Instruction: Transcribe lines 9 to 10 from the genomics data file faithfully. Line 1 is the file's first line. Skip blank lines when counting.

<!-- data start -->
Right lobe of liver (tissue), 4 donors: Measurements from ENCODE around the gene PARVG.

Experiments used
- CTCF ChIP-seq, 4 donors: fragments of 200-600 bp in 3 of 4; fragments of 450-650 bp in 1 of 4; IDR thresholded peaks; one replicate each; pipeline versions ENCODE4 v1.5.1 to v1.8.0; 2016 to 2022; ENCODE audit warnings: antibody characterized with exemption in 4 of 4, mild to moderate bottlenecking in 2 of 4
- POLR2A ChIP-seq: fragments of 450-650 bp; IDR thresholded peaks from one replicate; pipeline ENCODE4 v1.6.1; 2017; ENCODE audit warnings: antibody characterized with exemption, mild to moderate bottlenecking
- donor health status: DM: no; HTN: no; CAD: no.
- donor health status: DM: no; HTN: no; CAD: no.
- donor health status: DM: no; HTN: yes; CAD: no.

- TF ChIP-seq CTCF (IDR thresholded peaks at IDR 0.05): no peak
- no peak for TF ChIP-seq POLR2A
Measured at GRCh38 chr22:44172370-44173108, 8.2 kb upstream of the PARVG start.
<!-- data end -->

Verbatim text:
- no peak for TF ChIP-seq POLR2A
Measured at GRCh38 chr22:44172370-44173108, 8.2 kb upstream of the PARVG start.